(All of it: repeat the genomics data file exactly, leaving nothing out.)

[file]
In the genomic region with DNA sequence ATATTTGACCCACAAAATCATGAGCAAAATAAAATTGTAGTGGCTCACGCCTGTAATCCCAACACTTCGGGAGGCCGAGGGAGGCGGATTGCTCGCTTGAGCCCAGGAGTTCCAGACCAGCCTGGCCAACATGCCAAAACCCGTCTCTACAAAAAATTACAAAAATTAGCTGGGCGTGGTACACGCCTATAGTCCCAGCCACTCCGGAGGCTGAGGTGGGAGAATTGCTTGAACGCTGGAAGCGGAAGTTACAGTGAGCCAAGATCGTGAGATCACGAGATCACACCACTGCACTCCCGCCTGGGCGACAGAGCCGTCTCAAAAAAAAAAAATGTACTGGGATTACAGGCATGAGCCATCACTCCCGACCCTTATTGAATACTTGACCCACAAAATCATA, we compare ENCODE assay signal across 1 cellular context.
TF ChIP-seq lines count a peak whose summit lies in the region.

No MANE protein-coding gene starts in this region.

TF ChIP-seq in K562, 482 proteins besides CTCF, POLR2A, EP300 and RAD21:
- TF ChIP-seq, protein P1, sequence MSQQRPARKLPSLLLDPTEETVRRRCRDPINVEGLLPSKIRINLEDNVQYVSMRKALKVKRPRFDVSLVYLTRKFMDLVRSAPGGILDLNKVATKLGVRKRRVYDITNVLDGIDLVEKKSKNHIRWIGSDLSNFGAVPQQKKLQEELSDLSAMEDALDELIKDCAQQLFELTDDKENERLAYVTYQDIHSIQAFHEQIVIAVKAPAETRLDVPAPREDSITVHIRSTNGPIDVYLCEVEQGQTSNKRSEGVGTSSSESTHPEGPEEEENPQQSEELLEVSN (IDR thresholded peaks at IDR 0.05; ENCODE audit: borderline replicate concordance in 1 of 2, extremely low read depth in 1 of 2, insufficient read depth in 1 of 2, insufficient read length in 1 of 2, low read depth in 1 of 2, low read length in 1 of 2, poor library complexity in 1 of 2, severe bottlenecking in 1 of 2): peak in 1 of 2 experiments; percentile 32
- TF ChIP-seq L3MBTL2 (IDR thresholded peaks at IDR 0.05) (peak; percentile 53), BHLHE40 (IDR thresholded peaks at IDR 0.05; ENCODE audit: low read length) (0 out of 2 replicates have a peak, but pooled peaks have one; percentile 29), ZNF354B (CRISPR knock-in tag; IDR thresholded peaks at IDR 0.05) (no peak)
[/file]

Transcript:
In the genomic region with DNA sequence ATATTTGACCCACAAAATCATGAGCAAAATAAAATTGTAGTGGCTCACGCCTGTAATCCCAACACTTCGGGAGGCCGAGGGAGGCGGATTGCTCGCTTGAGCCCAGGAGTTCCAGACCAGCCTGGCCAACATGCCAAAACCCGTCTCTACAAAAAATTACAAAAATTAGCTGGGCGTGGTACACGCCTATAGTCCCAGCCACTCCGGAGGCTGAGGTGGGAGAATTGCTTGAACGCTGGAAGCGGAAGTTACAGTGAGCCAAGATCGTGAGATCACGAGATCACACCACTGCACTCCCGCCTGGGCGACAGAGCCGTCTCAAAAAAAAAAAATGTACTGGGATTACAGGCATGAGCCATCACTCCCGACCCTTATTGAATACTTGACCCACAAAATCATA, we compare ENCODE assay signal across 1 cellular context.
TF ChIP-seq lines count a peak whose summit lies in the region.

No MANE protein-coding gene starts in this region.

TF ChIP-seq in K562, 482 proteins besides CTCF, POLR2A, EP300 and RAD21:
- TF ChIP-seq, protein P1, sequence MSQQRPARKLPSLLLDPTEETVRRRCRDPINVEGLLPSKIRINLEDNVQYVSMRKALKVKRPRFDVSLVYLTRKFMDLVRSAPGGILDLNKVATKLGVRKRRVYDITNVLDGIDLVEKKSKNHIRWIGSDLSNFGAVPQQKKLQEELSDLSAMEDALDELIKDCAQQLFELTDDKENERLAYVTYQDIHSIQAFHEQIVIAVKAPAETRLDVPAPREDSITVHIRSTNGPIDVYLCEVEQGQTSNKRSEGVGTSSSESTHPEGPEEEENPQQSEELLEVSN (IDR thresholded peaks at IDR 0.05; ENCODE audit: borderline replicate concordance in 1 of 2, extremely low read depth in 1 of 2, insufficient read depth in 1 of 2, insufficient read length in 1 of 2, low read depth in 1 of 2, low read length in 1 of 2, poor library complexity in 1 of 2, severe bottlenecking in 1 of 2): peak in 1 of 2 experiments; percentile 32
- TF ChIP-seq L3MBTL2 (IDR thresholded peaks at IDR 0.05) (peak; percentile 53), BHLHE40 (IDR thresholded peaks at IDR 0.05; ENCODE audit: low read length) (0 out of 2 replicates have a peak, but pooled peaks have one; percentile 29), ZNF354B (CRISPR knock-in tag; IDR thresholded peaks at IDR 0.05) (no peak)